The use of computers and handheld devices by nurses can improve speed and efficiency of nursing documentation. The use of portable devices is often incorporated into an electronic medical record (EMR) system which allows nurses to quickly and efficiently enter vital signs and nursing documentation while at the bedside. It also allows the nurse to look at patient labs, new orders, and other information without leaving the patient’s bedside. (Hardwick, Pulido, & Adelson, 2007) Strople & Ottani (2006) state that real-time documentation “has the benefit of minimizing communication errors and omissions.” A study performed at University Community Hospital shows that “use of an EMR can reduce vital sign documentation errors by more than half, compared to traditional paper charts.” (Gearing, Olney, Davis, Lozano, Smith & Friedman, 2006) Even without integration into an EMR, a handheld device can be a useful tool for documentation, easily taking the place of a clipboard. (Hardwick et al., 2007) Using the device in place of a clipboard would allow the nurse to enter information directly at the bedside and either transpose it later into paper charting or, if the system is compatible upload it into the EMR. Strople & Ottani (2006) report that PDA use “has been found to decrease nursing time spent in documentation activities by almost 2 hours, to improve efficiency in patient care, and to positively impact patient outcomes and safety.”

Handheld Devices as a Tool
Electronic handheld devices also have the capability to be used as a resource tool for nurses. Many portable devices offer extensive reference materials. This allows for the nurse to look up information such as drug lists and clinical references without having to return to the nursing station. (Hardwick et al., 2007) Many handheld devices, such as PDA’s offer resource tools that can be helpful to nurses. Applications such as clocks and timers can assist with medication and treatment reminders, as well as any other activities that the nurse chooses to set. (Hardwick et al, 2007) Hardwick (2007) also points out how these tools are useful not only in bedside nursing but also in a home health setting.

Technology in Reporting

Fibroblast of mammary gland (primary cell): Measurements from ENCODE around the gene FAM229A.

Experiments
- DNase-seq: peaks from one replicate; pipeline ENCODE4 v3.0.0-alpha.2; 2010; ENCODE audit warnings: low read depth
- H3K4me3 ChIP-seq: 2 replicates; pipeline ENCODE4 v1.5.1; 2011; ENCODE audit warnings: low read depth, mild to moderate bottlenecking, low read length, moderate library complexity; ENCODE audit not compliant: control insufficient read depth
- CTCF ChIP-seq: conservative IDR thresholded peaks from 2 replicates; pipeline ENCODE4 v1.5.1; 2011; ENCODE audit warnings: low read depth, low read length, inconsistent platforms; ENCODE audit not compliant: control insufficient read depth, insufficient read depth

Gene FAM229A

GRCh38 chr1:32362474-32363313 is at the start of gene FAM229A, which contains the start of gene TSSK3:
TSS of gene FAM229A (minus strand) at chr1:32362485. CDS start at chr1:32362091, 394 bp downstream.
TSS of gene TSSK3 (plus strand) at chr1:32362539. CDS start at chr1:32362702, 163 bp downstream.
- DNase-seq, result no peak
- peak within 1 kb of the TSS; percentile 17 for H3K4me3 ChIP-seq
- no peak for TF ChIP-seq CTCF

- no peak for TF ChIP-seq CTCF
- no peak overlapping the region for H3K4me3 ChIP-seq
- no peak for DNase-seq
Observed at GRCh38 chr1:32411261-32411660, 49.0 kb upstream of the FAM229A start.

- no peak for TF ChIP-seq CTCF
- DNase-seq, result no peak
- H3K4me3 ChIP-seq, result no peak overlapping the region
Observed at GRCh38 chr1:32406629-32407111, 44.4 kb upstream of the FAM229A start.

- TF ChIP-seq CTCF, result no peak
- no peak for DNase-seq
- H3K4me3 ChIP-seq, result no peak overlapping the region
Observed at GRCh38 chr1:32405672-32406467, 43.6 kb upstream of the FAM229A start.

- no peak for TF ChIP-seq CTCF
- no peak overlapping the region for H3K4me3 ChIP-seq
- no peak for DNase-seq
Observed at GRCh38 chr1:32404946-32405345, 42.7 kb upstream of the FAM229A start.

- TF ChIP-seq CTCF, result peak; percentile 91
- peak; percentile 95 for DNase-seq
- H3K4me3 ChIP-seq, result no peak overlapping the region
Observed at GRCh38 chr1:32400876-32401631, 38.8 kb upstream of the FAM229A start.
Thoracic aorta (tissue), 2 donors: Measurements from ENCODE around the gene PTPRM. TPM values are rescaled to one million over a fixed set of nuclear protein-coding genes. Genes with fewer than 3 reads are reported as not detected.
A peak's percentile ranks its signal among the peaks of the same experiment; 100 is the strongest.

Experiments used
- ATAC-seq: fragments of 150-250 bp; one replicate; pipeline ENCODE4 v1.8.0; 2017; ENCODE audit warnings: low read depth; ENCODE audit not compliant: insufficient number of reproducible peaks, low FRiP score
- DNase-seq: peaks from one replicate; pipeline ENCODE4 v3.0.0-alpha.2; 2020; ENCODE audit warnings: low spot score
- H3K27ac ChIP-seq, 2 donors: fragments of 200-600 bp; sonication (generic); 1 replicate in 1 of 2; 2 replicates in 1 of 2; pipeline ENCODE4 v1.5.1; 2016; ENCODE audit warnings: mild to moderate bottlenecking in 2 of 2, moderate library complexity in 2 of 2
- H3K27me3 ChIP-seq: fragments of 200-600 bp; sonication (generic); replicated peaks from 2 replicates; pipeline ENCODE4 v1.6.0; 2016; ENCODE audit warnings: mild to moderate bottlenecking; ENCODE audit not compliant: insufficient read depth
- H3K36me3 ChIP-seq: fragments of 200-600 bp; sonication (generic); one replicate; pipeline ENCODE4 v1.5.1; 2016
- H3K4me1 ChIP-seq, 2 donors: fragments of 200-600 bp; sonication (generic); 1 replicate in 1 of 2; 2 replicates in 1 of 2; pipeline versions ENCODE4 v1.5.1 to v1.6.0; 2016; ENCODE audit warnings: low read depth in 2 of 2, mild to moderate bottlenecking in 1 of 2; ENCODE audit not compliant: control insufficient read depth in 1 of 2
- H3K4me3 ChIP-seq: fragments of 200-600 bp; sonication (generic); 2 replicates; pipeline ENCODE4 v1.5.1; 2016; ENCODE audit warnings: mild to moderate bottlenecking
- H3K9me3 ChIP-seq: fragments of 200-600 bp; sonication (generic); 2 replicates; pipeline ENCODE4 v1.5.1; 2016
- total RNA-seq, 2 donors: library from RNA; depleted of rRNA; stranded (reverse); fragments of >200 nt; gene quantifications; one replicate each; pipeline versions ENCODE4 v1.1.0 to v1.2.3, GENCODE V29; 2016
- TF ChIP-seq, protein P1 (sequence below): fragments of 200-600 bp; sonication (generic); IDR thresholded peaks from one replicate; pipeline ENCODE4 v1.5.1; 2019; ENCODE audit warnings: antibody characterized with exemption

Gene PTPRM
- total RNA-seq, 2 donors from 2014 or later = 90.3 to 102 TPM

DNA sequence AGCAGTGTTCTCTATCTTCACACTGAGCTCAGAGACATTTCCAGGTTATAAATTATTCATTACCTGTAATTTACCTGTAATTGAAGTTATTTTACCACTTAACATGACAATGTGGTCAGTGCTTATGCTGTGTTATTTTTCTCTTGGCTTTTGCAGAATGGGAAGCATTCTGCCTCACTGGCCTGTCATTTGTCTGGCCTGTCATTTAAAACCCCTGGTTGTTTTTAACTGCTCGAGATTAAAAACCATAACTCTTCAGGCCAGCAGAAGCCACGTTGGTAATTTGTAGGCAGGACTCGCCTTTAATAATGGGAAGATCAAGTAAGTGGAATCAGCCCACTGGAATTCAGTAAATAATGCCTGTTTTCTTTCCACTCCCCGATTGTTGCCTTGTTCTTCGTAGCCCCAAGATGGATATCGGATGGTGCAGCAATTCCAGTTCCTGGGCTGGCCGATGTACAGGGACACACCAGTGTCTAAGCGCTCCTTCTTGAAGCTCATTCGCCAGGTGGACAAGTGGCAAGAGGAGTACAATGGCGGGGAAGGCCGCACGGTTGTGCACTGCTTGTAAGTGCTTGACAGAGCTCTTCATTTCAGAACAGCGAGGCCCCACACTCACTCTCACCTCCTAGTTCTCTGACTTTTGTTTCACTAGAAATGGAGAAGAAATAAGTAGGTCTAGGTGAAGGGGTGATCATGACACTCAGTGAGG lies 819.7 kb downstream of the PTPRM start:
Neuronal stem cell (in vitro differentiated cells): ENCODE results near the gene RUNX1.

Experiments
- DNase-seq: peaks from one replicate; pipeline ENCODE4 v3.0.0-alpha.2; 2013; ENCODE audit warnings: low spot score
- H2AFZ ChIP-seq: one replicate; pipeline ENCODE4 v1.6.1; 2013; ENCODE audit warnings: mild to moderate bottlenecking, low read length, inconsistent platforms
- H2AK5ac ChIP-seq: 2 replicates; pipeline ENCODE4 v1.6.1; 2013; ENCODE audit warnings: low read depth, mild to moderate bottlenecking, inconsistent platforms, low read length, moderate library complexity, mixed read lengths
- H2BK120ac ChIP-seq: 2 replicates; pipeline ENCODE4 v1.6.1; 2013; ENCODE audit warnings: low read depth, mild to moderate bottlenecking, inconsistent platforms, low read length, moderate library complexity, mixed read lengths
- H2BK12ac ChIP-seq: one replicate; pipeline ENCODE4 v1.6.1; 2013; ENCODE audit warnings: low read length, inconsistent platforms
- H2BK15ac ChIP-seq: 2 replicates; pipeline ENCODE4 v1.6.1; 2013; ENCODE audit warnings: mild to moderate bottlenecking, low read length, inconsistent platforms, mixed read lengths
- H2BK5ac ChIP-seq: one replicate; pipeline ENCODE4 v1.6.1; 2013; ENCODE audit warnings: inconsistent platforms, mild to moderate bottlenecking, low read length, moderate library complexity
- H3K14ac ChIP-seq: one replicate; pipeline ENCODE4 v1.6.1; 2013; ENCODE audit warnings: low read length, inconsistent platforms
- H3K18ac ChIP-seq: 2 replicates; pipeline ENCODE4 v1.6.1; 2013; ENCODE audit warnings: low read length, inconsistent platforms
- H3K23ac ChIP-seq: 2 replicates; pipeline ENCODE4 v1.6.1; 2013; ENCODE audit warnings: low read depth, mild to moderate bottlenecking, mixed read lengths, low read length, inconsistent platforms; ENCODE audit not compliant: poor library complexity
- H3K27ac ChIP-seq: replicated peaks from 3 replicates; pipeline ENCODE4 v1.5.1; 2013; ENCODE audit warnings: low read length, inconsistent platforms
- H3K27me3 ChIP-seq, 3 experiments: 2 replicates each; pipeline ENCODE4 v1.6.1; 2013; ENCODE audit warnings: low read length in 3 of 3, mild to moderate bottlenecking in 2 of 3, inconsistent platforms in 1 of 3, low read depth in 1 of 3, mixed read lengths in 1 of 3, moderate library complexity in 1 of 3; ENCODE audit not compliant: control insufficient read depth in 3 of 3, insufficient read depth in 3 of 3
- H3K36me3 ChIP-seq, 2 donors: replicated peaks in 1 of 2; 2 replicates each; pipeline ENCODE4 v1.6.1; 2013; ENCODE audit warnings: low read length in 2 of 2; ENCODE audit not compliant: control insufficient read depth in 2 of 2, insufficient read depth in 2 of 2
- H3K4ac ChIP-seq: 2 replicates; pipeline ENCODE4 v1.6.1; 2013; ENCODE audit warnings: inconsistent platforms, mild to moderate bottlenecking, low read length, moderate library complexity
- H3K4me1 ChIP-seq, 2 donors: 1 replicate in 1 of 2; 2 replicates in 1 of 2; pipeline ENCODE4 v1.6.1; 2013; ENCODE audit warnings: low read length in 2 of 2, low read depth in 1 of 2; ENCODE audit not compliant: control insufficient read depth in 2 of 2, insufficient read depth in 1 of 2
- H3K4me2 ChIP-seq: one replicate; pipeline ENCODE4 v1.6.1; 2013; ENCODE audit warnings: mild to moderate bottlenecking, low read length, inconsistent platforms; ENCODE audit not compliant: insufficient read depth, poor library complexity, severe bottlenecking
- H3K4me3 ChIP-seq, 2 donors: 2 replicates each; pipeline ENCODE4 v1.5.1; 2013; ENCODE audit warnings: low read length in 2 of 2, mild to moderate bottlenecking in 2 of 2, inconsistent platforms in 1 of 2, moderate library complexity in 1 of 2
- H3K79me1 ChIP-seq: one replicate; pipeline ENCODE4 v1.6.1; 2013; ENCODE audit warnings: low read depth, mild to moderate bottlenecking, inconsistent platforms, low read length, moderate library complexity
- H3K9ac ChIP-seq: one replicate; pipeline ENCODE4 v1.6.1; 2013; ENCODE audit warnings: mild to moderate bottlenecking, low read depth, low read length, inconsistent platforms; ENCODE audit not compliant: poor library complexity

Strople & Ottani (2006) report that “The Joint Commission on Accreditation of Health Care Organizations (JCAHO) has identified communication failures as the leading cause of sentinel events in the United States and lists shift report as a contributing factor.” Strople & Ottani (2006) further discuss how nurses often use the chart and their memory when giving report which can lead to omission of important information. The worksheets the nurse uses and adds to throughout the shift could be replaced by use of a PDA device where the information would be permanently documented and therefore it would be less likely that information would be missed. As well as ensuring pertinent information is reported, the use of handheld devices or other means of electronic reporting “has the potential to increase the amount of time that nurses spend on direct patient care.” More time being spent with patients has been shown to decrease some patient problems such as UTI and pulmonary compromise. (Strople & Ottani, 2006) By exploring the full potential of an electronic reporting system, along with some changes in report processes holds promise “in increasing the quality, effectiveness, and efficiency of a patient-centered shift report, thereby improving patient safety and patient outcomes.” (Strople & Ottani, 2006)

Patient Safety
Use of an EMR system can assist with patient safety issues in other areas as well. The use of computerized physician orders is “intended to primarily decrease ordering and transcription error” and “provides additional information to prevent ordering errors related to lack of drug knowledge, rules violations, lack of standardization, lack of patient information, and inadequate monitoring.” (Bradley, Steltenkamp & Hite, 2006) According to Bradley (2006), “Numerous studies conclude that many medication errors are preventable.” Bradley (2006) discusses a study from the University of Kentucky where after implementing a computerized ordering system medication error reporting increased and the level of patient harm decreased. There were errors noted in computer entry, such as orders being placed on the incorrect patient. Transcription errors were encountered by pharmacy entering the order incorrectly. Nursing errors were noted in transcribing orders onto a paper medication administration report (MAR) incorrectly, in those cases where an electronic MAR was not used. Overall upon implementation of a computerized order entry system reported errors did increase, but with the increase in reporting comes a decrease in risks. By using the reporting of errors or “near misses” a strategy to prevent errors can be developed. (Bradley et al., 2006) From a nursing standpoint, although transcription errors were found in this study, the use of computerized order entry should eliminate issues with illegible orders. With the use of an electronic MAR the nurses transcription error should decrease as well. Pharmacy transcription errors were reported as well, which should be caught by nursing prior to administration, but with a completely electronic system hopefully that will decrease as well.